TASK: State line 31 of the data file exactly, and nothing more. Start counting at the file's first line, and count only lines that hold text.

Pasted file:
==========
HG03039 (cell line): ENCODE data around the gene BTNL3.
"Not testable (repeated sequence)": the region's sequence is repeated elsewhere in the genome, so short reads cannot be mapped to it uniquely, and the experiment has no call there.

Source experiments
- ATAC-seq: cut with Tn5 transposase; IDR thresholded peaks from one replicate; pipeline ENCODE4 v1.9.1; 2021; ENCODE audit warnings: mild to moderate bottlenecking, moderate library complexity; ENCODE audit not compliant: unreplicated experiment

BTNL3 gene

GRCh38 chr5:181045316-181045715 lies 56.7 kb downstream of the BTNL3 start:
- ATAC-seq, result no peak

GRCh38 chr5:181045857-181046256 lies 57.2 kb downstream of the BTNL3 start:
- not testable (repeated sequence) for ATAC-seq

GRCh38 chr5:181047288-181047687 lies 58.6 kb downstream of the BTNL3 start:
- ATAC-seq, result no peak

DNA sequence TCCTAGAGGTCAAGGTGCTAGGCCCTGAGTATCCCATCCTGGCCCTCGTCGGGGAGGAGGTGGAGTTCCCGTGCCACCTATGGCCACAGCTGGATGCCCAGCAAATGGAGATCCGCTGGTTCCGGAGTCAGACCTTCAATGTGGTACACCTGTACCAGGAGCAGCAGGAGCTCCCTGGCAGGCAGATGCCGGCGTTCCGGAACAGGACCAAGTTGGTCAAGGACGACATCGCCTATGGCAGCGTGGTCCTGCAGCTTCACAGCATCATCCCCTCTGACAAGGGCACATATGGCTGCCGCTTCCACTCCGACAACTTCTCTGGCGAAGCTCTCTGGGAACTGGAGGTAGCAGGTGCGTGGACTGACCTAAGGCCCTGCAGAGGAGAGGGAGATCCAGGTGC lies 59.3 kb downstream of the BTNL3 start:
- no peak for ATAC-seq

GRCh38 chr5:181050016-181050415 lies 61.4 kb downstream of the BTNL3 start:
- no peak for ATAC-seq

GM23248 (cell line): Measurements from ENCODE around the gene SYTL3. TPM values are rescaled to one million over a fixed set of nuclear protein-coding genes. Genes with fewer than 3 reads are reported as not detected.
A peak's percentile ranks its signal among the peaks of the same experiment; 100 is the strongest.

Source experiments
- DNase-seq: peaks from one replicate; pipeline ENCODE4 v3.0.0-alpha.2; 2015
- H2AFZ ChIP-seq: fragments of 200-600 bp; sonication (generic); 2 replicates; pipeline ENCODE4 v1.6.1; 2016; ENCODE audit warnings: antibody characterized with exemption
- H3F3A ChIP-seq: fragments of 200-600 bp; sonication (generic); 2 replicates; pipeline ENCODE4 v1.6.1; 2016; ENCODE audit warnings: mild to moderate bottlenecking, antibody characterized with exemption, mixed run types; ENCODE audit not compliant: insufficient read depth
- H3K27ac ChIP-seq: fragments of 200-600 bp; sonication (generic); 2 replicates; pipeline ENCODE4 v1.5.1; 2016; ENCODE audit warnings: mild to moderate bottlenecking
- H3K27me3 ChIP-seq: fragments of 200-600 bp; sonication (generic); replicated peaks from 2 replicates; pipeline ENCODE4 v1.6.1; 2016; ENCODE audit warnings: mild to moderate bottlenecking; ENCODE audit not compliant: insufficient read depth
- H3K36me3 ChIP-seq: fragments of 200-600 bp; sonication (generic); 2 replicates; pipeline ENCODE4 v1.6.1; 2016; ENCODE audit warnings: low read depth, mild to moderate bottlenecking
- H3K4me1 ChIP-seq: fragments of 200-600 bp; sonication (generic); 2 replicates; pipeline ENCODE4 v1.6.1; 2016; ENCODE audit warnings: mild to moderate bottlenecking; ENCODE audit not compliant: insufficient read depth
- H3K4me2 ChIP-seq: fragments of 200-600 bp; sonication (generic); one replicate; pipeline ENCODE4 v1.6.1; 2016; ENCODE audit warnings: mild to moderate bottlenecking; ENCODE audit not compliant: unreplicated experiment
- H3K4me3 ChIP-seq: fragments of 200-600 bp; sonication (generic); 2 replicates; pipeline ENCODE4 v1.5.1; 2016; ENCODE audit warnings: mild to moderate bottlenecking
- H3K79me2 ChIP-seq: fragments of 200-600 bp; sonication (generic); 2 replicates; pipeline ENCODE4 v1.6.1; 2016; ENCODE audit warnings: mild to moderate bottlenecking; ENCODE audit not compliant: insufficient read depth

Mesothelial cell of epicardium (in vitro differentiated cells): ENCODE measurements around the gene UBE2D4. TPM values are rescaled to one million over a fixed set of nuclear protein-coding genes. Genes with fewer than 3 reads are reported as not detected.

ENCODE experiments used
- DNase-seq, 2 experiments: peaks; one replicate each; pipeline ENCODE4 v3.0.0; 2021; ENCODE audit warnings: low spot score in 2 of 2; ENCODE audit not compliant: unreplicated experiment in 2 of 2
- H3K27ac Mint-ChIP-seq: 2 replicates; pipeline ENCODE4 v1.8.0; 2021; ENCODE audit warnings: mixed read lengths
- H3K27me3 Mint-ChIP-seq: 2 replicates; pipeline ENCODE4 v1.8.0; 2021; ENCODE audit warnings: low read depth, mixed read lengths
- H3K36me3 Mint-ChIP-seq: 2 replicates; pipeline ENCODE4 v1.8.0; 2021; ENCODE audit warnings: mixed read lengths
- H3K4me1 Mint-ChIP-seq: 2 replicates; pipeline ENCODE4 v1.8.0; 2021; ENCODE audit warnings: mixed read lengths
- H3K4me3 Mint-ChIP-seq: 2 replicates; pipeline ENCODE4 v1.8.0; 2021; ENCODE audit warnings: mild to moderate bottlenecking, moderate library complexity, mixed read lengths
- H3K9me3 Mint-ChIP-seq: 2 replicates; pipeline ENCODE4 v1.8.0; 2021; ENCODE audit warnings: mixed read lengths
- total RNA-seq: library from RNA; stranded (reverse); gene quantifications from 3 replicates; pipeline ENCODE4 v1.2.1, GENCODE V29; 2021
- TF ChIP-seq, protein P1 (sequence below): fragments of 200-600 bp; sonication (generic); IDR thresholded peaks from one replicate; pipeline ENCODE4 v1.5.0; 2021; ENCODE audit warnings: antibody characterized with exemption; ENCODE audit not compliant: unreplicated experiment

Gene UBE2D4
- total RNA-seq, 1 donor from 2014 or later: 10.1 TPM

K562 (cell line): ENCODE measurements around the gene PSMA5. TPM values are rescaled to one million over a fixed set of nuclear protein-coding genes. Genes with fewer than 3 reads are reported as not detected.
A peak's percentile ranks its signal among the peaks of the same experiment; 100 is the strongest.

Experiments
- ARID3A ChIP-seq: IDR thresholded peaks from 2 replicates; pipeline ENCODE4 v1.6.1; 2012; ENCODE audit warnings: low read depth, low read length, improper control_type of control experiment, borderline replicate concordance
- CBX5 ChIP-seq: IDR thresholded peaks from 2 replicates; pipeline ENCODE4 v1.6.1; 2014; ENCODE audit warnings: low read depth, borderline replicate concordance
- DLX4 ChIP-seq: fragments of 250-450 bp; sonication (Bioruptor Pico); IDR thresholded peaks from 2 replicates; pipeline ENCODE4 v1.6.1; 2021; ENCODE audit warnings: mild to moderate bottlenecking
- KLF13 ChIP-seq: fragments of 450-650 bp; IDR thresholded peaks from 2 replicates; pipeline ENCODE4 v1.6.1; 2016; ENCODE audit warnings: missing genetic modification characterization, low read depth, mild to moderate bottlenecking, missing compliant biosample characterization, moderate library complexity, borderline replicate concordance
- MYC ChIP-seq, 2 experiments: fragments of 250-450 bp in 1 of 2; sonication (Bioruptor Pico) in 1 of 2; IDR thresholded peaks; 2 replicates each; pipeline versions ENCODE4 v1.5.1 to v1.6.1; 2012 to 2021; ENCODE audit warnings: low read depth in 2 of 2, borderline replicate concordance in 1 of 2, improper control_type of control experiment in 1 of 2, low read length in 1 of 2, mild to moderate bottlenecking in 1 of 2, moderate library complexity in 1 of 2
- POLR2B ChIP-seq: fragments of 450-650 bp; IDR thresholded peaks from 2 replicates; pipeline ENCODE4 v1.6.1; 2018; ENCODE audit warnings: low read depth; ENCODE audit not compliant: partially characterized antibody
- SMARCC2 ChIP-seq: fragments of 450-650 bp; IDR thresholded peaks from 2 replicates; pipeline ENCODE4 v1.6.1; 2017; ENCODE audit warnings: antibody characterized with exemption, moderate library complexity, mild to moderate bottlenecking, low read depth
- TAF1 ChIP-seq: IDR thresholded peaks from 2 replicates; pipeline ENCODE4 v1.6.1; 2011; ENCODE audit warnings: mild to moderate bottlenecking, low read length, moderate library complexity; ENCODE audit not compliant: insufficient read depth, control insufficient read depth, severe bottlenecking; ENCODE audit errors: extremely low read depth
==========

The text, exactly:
- DNase-seq, 2 experiments: peaks; one replicate each; pipeline ENCODE4 v3.0.0; 2021; ENCODE audit warnings: low spot score in 2 of 2; ENCODE audit not compliant: unreplicated experiment in 2 of 2